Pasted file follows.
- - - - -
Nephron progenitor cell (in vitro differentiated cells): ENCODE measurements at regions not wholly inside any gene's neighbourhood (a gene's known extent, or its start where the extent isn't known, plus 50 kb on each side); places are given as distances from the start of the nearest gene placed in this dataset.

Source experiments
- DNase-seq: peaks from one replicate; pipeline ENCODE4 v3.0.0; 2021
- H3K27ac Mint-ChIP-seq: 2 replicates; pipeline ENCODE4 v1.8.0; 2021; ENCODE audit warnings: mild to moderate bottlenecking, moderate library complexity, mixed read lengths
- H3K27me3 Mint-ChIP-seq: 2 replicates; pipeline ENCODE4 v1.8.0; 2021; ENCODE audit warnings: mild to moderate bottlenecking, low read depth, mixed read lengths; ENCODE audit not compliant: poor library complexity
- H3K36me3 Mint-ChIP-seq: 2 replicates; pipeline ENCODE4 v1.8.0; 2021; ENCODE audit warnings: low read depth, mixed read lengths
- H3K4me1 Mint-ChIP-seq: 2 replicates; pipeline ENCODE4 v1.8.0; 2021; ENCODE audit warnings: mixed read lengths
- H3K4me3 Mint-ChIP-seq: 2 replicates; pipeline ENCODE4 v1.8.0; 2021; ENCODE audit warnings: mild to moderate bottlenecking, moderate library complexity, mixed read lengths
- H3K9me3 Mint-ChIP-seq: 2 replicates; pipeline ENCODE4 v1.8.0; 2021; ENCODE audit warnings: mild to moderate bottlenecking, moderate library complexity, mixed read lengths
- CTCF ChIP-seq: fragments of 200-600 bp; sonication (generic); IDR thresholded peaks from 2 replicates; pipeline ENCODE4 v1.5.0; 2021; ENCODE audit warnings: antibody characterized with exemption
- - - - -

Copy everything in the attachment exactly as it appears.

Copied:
Nephron progenitor cell (in vitro differentiated cells): ENCODE measurements at regions not wholly inside any gene's neighbourhood (a gene's known extent, or its start where the extent isn't known, plus 50 kb on each side); places are given as distances from the start of the nearest gene placed in this dataset.

Source experiments
- DNase-seq: peaks from one replicate; pipeline ENCODE4 v3.0.0; 2021
- H3K27ac Mint-ChIP-seq: 2 replicates; pipeline ENCODE4 v1.8.0; 2021; ENCODE audit warnings: mild to moderate bottlenecking, moderate library complexity, mixed read lengths
- H3K27me3 Mint-ChIP-seq: 2 replicates; pipeline ENCODE4 v1.8.0; 2021; ENCODE audit warnings: mild to moderate bottlenecking, low read depth, mixed read lengths; ENCODE audit not compliant: poor library complexity
- H3K36me3 Mint-ChIP-seq: 2 replicates; pipeline ENCODE4 v1.8.0; 2021; ENCODE audit warnings: low read depth, mixed read lengths
- H3K4me1 Mint-ChIP-seq: 2 replicates; pipeline ENCODE4 v1.8.0; 2021; ENCODE audit warnings: mixed read lengths
- H3K4me3 Mint-ChIP-seq: 2 replicates; pipeline ENCODE4 v1.8.0; 2021; ENCODE audit warnings: mild to moderate bottlenecking, moderate library complexity, mixed read lengths
- H3K9me3 Mint-ChIP-seq: 2 replicates; pipeline ENCODE4 v1.8.0; 2021; ENCODE audit warnings: mild to moderate bottlenecking, moderate library complexity, mixed read lengths
- CTCF ChIP-seq: fragments of 200-600 bp; sonication (generic); IDR thresholded peaks from 2 replicates; pipeline ENCODE4 v1.5.0; 2021; ENCODE audit warnings: antibody characterized with exemption